Family of fallen Capitol Police officer Brian Sicknick slams GOP lawmakers who blocked Jan. 6 commission as ‘not backing the blue’

Sicknick
Gladys Sicknick, the mother of fallen Capitol Police Officer Brian Sicknick, stands with Capitol Police Officer Harry Dunn, left, and Sandra Garza, the partner of the late Officer Sicknick, far right.

  • Brian Sicknick’s family expressed disappointment with Senate GOP opposition to a Jan. 6 commission.
  • “Clearly, they’re not backing the blue … This cannot happen again,” Sandra Garza told CNN.
  • Officer Sicknick suffered two strokes and passed away on Jan. 7, a day after the riot.
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The family of fallen Capitol Police officer Brian Sicknick expressed disappointment at Senate Republicans who on Friday blocked a bill from advancing that would have created a commission to investigate the January 6 insurrection.

During a CNN interview with anchor Jake Tapper, Brian’s mother, Gladys Sicknick, and his partner Sandra Garza said that after meeting with several GOP senators on Thursday, they held out hope that they could convince senators who were opposed to the commission to change their minds.

Gladys Sicknick said that the eventual outcome wasn’t totally shocking to her.

“They went through their motions, but you can tell that underneath they were being nice to us,” Gladys Sicknick told Tapper of her meetings on Thursday. “If they had a child that was hurt or killed on a day like that, they would think very differently. One of the congressmen could have been killed. Apparently, they think … ‘Well we’re safe because of the men in blue.'”

Officer Sicknick suffered two strokes and passed away on January 7, a day after fighting back rioters at the Capitol. The Washington, DC, chief medical examiner ruled that he died of natural causes.

Garza said that the pro-law enforcement rhetoric from opponents of the commission are “all talk and no action.”

“It speaks volumes to how they really feel, not only about the events of that day, but speaking volumes to their constituents and how much they really care,” she said. “It’s not just our pleas about how we felt about Brian and his brothers and sisters and blue, but also the safety of them and everyone else that was in the Capitol that day.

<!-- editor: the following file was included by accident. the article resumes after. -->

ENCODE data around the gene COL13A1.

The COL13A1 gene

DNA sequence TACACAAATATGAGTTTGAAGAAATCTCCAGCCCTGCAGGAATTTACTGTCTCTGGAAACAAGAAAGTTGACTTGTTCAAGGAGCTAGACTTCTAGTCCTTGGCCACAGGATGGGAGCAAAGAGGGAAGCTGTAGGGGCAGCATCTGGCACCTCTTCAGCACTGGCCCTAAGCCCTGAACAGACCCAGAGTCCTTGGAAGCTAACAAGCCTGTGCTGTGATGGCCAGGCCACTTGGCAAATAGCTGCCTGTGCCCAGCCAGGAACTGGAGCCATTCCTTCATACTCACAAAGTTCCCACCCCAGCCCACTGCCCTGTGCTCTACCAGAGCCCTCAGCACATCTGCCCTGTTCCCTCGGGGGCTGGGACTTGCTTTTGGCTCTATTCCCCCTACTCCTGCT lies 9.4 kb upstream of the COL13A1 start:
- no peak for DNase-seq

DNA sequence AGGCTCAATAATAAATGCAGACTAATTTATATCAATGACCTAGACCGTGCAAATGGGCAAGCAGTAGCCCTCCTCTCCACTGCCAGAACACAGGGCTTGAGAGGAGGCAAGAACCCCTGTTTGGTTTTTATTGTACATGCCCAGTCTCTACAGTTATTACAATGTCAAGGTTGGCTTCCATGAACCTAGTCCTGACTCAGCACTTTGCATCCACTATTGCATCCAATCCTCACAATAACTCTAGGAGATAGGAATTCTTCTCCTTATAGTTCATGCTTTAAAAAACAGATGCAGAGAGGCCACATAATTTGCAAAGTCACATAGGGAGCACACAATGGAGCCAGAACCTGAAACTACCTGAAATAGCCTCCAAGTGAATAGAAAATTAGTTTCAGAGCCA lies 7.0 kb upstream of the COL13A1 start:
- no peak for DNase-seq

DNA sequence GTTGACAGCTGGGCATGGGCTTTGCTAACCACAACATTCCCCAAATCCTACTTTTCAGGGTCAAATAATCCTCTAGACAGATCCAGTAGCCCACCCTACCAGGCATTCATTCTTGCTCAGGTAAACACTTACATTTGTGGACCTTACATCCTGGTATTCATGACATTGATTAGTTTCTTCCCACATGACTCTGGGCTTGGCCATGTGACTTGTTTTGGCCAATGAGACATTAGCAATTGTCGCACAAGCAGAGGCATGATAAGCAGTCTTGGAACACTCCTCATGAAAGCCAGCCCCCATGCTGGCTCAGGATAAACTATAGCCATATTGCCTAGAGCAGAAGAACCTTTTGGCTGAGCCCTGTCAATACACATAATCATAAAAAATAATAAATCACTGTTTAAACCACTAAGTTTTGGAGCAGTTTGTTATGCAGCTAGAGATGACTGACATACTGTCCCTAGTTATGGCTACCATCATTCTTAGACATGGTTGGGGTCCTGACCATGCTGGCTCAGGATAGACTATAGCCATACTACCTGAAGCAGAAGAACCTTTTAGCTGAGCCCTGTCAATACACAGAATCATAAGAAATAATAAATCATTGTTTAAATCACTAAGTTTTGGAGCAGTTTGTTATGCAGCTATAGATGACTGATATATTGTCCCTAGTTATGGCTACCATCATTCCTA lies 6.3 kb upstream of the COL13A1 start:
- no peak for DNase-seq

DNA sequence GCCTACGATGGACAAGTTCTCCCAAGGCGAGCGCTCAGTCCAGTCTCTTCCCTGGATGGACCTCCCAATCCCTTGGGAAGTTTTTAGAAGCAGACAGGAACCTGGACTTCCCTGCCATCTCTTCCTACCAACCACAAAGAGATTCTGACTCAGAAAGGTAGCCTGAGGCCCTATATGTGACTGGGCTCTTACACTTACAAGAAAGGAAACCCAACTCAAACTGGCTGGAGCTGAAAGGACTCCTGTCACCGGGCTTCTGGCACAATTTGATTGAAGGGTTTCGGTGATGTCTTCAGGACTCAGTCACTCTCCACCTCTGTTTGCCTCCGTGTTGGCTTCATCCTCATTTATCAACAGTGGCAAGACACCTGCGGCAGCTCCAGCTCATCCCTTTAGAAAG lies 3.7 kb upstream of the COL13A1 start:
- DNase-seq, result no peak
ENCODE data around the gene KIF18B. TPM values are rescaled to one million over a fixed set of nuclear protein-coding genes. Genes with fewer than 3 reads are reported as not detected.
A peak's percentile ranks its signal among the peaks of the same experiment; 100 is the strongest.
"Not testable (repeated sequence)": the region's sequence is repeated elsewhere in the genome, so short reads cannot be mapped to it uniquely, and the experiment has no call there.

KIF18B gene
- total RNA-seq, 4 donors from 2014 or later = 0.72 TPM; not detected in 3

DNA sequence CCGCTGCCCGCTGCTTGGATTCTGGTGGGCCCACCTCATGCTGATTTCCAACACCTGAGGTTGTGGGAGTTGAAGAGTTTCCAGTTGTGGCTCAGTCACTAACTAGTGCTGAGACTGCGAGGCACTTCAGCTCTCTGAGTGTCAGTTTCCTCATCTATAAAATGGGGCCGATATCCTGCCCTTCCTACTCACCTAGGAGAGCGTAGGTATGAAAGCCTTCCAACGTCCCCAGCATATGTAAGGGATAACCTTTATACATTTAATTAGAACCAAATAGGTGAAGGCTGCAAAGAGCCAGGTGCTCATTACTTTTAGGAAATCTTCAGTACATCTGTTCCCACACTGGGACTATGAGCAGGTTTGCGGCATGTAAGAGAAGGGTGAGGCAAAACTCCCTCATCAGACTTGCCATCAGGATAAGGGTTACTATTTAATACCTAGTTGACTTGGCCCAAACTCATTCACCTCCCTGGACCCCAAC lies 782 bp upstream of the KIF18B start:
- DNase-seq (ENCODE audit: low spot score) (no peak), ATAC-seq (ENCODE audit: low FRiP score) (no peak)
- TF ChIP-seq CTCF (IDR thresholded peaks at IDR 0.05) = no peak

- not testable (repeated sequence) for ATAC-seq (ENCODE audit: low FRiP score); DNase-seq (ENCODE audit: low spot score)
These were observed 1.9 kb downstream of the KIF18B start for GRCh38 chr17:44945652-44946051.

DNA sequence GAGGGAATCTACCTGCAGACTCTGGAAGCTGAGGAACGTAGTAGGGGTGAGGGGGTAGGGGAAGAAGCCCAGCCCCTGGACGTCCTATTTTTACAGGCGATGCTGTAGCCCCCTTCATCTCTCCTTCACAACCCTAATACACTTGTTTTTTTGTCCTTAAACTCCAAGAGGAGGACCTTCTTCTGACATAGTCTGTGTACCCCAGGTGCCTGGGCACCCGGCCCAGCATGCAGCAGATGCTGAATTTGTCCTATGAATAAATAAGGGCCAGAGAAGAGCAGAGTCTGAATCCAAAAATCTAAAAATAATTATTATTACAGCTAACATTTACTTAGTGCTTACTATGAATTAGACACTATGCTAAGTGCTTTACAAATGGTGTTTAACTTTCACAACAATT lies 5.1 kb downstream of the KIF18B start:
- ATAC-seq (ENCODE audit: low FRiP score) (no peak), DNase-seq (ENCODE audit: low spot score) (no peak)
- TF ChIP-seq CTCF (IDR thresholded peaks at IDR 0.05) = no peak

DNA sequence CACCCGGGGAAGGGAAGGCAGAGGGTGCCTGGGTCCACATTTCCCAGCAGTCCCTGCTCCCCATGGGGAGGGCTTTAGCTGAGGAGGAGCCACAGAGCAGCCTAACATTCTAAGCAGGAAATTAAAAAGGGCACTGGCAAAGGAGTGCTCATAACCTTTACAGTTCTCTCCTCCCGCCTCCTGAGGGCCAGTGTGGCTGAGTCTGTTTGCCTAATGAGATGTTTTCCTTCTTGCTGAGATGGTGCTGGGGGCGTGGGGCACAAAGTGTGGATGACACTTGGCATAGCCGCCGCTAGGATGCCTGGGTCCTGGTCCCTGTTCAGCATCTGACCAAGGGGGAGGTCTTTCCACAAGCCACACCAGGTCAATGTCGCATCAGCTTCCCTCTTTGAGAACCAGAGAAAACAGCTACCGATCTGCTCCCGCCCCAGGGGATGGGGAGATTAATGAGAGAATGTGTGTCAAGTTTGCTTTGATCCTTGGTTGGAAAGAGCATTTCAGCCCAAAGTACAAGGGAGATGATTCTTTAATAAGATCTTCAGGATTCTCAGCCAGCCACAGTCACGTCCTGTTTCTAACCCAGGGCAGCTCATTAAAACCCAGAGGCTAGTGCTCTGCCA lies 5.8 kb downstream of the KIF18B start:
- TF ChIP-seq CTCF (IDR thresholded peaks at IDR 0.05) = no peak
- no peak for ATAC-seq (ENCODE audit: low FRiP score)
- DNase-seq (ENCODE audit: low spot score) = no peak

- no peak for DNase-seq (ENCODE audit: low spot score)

She added: “Clearly, they’re not backing the blue … This cannot happen again. It cannot. For them to vote no, it’s not protecting law enforcement, and more importantly, it’s not protecting our democracy.”

Read more: Democrats are already plotting political revenge for Republicans blocking the January 6 commission

Gladys Sicknick, Garza, Capitol Police Officer Harry Dunn, and DC Metropolitan Police Officer Michael Fanone on Thursday met with over a dozen Republican senators after initially requesting meetings with all 50 GOP senators.

“They were very charming, they knew what they were doing, they knew how to talk to us, but we kind of held back,” Gladys Sicknick said. “It was just … it was tense.”

A motion to invoke cloture and advance the bill was defeated in a 54-35 vote, receiving the support of all present Democrats and six Republicans but failing to meet the 60-vote threshold to overcome a legislative filibuster.

Sens. Susan Collins of Maine, Bill Cassidy of Louisiana, Lisa Murkowski of Alaska, Mitt Romney of Utah, Ben Sasse of Nebraska, and Rob Portman of Ohio were the only Republicans to vote in favor of moving to debate on the bill.

Gladys Sicknick expressed hope that some of the GOP senators shifted their position because of their meetings.

“Maybe we changed their minds,” she said. “That would be great.”

Garza said many of the Republicans said they would reject the commission because it would be “partisan,” despite the legislation calling for an evenly split committee, with five members selected by congressional Democratic leaders and the other five members picked by GOP leaders.

“Well you know, that’s baloney,” she said. “I think they just don’t want to do the right thing. I think what you’re seeing is elitism at its finest.”

Still, Garza appeared upbeat about lawmakers continuing to push for answers to January 6.